So in OpenGL, the context - the GL context - refers to the renderer or interacts with the renderer via this virtual screen number.
And to do - to set the virtual screen, we saw an example of this earlier, if I'm going to set up some draw calls, I'm going to issue some draw calls to one of the devices, the first thing I have to do is make sure that the context that I created is the current context.
So I'll call CGLSetCurrentContext.
And pass in the context that I'm entrusted in working with.
Then once that context is set, I can set the virtual screen number and, like I said a couple slides ago, it's really important and I can't emphasize this enough, to make sure that you know which virtual screen corresponds to the primary GPU and the secondary GPU as opposed to just assuming that the first one or the second one is always the primary or the secondary.
Anyway, I can call CGLSetVirtualScreen and pass in the number that I want.
And then issue my bind calls and my draw calls in OpenGL.
In OpenCL, instead of having to set a virtual screen, I just use a command queue.
And so here, I'm not setting state.
Instead what I'm doing is I'm creating an object, this queue object, and then using that queue object to enqueue work to a particular device.
And so there are no bind calls in OpenCL.
Here I'm just creating a number of objects.
There was already a kernel here.
I set some arguments on it.
I have a command queue that I've created based on the device ID that I looked up using the process that we just described.
And I can queue work to that GPU.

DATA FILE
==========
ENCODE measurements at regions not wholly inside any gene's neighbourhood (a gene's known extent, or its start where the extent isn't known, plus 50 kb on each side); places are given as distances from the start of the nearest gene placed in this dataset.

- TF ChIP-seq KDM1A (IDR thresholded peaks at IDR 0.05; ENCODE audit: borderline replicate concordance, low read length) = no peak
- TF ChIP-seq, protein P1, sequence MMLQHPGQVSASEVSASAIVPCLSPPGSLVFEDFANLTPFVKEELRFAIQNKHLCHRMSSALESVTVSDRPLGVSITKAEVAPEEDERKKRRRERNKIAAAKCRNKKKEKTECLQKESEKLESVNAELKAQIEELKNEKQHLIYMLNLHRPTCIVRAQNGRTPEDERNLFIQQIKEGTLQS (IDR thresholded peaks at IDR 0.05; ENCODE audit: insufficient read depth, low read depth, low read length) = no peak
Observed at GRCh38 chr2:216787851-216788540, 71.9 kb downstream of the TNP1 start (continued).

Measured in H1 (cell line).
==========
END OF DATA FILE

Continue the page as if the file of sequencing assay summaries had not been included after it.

Okay, now that I've created a context that has two GPUs in it, then identified the primary GPU and the secondary GPU, dispatched work using a virtual screen or a CL command queue, the last step is to get results or to get the data off the GPU that I've selected and to use it in my application.
And of course, in an OpenGL application, you might - you know, the results might be displayed on a primary GPU.
In an OpenCL application, if you were doing CL-GL sharing, you might end up sending the results from the secondary GPU to the primary GPU in order to render them, or you might download the results from the secondary GPU to host memory if you were working on something that wasn't related to rendering or to display.
And either of those things are possible.
Either of those techniques are possible.
So if you're in a CL-GL sharing case, there are a couple things that you have to do that we'll look at in a second, but the runtime is going to do most of the work for you.
If you follow a specific procedure, after you've dispatched the work to the - to one GPU, when you start using that work on the second GPU, the runtime and the driver will take care of moving the data between the two devices.
And well actually, this is a great advantage because it means that we can very easily take advantage of using the secondary GPU in our application, but we have to follow certain rules to make sure that the system will behave in an efficient manner when we move data between the two devices.
So let's take a look at what to do when we're switching work between - from one GPU to another.
So, let's say that we were going to do some OpenGL work on the secondary GPU.
So we'd call SetVirtualScreen and we'd pass in the secondary virtual screen.
And then we would bind some objects, maybe some textures that we're going to work with, and do some drawing.
And then we would call glFlushRenderAPPLE() and that's going to - that's going to cause all of that GL work to be submitted to the device, and it's going to push all of that work off to the GPU and the GPU will start working on it.
At some point in the future, we're going to want to use the results that we had computed.
Maybe we are rendering into an FBL or something.
We want to use those results on the primary GPU.
And so, we're going to call CGLSetVirtualScreen, pass in the primary GPU's virtual screen number, and then start working with the data on the primary GPU.
Now, in this case, there is a single OpenGL context.
And because there was a single OpenGL context, it wasn't necessary for me to change the state or to re-bind the objects that we are working with.
That state was already set.